Cancer vaccine?

A friend of mine has a form of lymphoma, slow-growing but hard to treat. He told me on Sunday he’s joining a clinical trial where they’ll attempt to create a “vaccine” to his cancer.

He said they’ll take some RNA from his cancer cells and make antibodies that will attack those cells and those cells only. Essentially, they’ll be inducing an auto-immune condition, but one that’s good for him.

I didn’t press him for details, partly because I know it’s a sensitive subject for him and partly because he’s not really a close friend, and it’s none of my business.

But I figured Dopers would know more. How strong are the expectations and hopes for this treatment?

What are the dangers?

If this works, will it work for other forms of cancer as well?

It sounds like they plan to use monoclonal antibodies, to rid his body of the cancer RNA. Monoclonal antibodies have been used for years.

MABs by themselves may enhance a patient’s immune response to the cancer. Some antitumor effects have been seen in the antibody treatment of lymphoma and some other cancers. But this treatment is not perfect. Sometimes the injected antibodies produce no response or block a normal response. Cancer cells can also hide their antigens, making themselves less likely to be destroyed. A way to increase the effectiveness of MABs is to combine them with another form of therapy.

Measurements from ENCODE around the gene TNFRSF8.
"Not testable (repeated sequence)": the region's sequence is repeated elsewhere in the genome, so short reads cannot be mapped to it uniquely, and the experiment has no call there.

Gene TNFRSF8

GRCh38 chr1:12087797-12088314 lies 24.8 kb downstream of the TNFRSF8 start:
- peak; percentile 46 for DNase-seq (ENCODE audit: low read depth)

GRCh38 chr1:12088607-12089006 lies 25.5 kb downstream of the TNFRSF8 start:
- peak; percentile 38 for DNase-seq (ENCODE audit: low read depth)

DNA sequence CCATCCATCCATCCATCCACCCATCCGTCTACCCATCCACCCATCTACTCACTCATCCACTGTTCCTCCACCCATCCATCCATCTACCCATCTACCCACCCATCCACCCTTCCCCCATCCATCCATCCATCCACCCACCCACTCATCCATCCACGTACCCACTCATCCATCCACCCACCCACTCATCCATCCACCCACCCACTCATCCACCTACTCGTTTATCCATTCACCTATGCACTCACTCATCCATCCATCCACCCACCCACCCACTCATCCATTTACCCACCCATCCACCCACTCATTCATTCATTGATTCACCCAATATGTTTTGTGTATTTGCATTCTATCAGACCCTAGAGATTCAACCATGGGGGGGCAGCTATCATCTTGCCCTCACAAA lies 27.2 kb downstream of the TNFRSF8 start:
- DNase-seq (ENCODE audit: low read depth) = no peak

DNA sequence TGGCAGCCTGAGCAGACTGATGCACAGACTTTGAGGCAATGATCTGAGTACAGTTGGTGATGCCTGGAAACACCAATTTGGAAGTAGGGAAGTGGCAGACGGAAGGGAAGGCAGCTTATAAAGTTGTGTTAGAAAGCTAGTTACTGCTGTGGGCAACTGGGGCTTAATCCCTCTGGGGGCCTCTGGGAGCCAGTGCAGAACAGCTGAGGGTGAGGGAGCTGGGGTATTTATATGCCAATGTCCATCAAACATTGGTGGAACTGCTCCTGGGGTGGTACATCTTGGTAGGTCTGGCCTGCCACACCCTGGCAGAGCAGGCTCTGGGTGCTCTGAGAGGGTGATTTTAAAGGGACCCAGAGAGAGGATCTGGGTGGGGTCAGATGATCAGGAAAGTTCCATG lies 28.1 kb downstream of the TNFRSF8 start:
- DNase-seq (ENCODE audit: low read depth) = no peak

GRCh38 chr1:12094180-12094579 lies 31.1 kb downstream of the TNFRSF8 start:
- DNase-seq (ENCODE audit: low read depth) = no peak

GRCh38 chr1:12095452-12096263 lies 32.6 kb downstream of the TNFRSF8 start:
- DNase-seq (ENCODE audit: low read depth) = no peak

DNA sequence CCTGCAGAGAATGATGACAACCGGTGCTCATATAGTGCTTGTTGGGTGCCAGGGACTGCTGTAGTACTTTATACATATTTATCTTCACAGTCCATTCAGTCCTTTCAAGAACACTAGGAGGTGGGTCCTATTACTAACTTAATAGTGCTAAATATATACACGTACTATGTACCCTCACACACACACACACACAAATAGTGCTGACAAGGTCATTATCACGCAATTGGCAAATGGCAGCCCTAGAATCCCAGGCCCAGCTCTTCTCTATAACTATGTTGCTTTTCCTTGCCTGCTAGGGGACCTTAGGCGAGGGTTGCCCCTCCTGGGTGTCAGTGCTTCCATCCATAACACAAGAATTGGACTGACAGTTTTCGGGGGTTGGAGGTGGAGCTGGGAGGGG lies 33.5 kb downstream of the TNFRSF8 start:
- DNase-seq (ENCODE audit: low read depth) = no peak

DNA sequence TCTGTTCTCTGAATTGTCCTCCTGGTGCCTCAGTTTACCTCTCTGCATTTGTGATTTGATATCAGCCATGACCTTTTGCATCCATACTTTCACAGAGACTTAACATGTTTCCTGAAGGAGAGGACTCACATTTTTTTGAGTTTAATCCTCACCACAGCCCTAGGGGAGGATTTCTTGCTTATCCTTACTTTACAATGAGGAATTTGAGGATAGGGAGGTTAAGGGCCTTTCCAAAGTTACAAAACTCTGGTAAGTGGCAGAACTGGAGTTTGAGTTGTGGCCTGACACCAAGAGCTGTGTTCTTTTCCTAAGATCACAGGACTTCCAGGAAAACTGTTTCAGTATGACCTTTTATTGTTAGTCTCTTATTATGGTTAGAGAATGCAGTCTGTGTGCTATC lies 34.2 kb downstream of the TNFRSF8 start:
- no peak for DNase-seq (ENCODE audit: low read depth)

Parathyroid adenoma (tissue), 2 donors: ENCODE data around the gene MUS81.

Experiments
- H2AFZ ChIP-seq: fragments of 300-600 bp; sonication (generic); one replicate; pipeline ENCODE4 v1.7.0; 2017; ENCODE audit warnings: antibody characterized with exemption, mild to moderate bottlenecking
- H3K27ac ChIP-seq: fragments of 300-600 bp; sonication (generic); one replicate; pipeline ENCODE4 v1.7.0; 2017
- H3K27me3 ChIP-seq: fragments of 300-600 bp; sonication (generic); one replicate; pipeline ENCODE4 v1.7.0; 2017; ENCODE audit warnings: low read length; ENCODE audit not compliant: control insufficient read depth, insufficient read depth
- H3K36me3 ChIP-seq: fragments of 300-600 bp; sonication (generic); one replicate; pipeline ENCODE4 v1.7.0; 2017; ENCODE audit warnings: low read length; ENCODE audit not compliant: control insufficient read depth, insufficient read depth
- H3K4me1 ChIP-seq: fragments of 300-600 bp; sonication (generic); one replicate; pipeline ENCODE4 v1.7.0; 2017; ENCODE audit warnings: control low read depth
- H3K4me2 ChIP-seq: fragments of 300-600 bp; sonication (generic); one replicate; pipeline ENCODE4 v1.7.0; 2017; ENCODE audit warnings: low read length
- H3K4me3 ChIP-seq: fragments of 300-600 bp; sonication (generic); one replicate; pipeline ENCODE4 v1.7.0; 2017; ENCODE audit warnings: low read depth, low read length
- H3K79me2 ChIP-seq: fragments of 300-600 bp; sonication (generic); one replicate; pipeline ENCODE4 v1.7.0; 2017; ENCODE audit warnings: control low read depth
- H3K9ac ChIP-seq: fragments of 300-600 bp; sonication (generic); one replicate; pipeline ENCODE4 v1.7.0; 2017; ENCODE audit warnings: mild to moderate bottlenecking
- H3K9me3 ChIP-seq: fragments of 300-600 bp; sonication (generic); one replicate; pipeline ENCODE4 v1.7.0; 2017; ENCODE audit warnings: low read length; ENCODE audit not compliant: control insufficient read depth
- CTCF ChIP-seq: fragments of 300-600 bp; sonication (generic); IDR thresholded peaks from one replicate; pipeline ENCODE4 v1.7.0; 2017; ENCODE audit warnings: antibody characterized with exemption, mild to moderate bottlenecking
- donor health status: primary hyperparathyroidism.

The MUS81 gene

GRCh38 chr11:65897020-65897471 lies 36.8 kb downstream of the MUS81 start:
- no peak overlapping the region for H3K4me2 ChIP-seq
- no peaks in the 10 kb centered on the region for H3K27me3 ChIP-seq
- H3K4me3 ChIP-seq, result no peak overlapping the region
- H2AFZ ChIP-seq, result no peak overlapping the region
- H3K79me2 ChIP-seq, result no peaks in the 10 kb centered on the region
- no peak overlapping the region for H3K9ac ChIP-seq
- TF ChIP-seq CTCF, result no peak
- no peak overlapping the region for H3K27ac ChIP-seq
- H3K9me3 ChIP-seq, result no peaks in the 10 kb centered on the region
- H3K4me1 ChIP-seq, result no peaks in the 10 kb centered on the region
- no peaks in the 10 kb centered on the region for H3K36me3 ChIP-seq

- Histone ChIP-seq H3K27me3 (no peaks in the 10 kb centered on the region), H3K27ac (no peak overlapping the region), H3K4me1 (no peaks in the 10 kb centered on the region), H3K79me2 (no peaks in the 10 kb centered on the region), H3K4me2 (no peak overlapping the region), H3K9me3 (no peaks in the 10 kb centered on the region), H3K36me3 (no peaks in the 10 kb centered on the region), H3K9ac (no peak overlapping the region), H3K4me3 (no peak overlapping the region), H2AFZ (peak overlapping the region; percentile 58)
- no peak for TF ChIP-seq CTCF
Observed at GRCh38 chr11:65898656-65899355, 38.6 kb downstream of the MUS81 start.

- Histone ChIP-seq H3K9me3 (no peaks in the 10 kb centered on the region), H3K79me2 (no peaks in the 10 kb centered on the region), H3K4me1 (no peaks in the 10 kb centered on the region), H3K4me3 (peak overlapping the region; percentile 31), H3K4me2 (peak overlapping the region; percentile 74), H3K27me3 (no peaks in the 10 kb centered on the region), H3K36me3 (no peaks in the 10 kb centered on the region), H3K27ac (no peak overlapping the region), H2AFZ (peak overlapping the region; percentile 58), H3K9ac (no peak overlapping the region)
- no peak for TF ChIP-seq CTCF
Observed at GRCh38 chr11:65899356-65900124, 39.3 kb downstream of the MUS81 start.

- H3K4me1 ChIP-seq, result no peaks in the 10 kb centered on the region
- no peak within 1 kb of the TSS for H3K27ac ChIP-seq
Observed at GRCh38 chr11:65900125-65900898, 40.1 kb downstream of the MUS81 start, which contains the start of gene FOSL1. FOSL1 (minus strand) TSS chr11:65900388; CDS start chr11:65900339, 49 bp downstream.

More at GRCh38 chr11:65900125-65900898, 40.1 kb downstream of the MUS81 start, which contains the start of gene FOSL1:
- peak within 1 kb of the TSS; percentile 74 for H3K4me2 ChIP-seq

These websites can provide some background and help you get started with some links:

It sounds like the patient’s macrophages are transfected with tumor specific RNA and reintroduced to the body, where they translate it to tumor cell proteins which are then recognized by the body’s immmune system (T cells). In theory, the patient’s immune system then would recognize tumor cells as foreign and attack and destroy them.

I remember reading that the RNA vaccines are safer than the DNA vaccines because they can’t be integrated into the genome. Also, if the RNA is transfected along with the RNA coding for viral replicase (an enzyme that will replicate the transfected RNA), the immune response is amplified due to the higher number of RNA messages that are translated into tumor protein.

The problem, as barbitu8 said, is that cancer cells are notorious for having antigens that aren’t recognized.

In the paper I remember (in Nature Medicine a while back), mice (or rabbits?) infected with tumor cells were able to survive and actually reduce the number of tumors when given the replicase RNA vaccine; animals use as controls all died rapidly.

Sounds like they’ve moved on to human trials.

Good luck to your friend; my mother recently had cancer and chemo, radiation, and surgery seems to have gotten it.